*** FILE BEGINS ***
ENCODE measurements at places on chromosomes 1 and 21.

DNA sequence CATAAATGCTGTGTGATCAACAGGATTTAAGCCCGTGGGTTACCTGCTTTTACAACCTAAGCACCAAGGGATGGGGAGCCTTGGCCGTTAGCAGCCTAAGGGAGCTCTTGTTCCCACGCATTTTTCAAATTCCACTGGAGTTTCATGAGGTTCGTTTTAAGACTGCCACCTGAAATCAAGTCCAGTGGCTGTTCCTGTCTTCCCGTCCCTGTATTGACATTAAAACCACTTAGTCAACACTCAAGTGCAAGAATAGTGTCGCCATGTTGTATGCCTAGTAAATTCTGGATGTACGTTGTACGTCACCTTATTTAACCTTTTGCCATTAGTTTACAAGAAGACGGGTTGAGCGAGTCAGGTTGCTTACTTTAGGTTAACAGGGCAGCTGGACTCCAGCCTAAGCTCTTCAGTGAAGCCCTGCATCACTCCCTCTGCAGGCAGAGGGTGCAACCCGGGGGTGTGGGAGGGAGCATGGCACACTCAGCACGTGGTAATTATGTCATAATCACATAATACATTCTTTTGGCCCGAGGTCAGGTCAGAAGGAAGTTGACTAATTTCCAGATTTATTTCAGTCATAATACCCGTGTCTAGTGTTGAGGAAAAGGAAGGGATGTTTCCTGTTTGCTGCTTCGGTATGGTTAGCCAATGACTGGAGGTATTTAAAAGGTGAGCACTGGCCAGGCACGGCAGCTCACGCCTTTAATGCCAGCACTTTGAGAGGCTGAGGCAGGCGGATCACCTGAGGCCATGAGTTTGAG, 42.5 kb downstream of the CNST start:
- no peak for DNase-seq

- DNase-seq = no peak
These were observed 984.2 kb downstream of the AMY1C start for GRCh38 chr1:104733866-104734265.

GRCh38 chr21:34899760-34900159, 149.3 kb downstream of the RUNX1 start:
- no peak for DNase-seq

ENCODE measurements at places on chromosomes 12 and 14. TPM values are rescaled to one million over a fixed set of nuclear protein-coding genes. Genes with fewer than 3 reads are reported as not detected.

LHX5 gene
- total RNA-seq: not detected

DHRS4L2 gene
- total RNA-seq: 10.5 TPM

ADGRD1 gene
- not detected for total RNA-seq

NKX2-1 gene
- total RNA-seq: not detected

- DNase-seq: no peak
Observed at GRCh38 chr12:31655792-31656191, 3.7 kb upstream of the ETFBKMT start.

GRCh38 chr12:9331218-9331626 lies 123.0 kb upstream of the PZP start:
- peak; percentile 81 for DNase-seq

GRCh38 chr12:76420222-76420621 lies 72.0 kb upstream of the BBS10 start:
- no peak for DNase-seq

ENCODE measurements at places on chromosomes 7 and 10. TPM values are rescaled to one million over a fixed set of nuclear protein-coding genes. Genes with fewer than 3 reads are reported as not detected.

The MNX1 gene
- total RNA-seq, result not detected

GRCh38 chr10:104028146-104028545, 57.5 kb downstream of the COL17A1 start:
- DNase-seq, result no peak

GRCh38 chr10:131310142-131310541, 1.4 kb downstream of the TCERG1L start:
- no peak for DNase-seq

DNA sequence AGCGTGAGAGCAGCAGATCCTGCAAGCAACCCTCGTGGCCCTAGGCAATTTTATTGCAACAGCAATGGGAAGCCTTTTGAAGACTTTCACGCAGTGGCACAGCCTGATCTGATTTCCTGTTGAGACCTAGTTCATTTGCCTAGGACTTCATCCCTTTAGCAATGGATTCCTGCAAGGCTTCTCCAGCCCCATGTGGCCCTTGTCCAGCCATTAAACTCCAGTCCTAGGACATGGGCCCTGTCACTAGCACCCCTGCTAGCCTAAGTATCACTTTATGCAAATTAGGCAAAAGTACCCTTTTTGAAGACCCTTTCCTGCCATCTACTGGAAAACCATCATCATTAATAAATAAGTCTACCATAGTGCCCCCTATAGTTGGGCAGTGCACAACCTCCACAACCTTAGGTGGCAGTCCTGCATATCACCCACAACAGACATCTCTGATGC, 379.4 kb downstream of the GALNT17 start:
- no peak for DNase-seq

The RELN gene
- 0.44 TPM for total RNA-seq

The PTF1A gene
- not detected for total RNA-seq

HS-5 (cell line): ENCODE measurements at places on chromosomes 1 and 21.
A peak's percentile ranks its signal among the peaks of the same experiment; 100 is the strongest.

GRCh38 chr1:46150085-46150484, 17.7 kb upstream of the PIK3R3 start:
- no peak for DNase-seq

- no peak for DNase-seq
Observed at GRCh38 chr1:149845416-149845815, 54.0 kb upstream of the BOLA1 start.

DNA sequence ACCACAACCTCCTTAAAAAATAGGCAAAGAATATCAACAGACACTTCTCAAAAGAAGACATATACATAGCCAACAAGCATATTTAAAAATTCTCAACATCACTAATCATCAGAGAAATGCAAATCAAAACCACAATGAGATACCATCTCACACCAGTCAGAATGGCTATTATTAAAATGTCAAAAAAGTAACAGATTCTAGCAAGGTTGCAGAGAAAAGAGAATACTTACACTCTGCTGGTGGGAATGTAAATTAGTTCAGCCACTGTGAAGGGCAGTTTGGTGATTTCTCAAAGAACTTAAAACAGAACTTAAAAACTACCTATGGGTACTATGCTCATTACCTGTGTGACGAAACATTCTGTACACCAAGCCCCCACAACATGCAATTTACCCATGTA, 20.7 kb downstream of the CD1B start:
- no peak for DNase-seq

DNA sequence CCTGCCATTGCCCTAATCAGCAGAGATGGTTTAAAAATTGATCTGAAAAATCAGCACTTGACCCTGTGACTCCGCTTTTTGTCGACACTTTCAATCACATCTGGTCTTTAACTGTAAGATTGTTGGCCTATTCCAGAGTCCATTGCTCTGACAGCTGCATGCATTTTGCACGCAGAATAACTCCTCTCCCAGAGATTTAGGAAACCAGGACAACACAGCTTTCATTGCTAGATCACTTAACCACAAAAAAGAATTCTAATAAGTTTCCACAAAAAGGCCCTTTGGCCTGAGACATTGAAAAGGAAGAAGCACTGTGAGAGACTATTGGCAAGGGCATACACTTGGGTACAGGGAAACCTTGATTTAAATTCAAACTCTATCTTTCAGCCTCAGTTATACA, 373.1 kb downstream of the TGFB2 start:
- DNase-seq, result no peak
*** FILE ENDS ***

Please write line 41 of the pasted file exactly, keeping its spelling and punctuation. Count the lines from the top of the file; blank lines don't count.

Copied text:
Observed at GRCh38 chr1:149845416-149845815, 54.0 kb upstream of the BOLA1 start.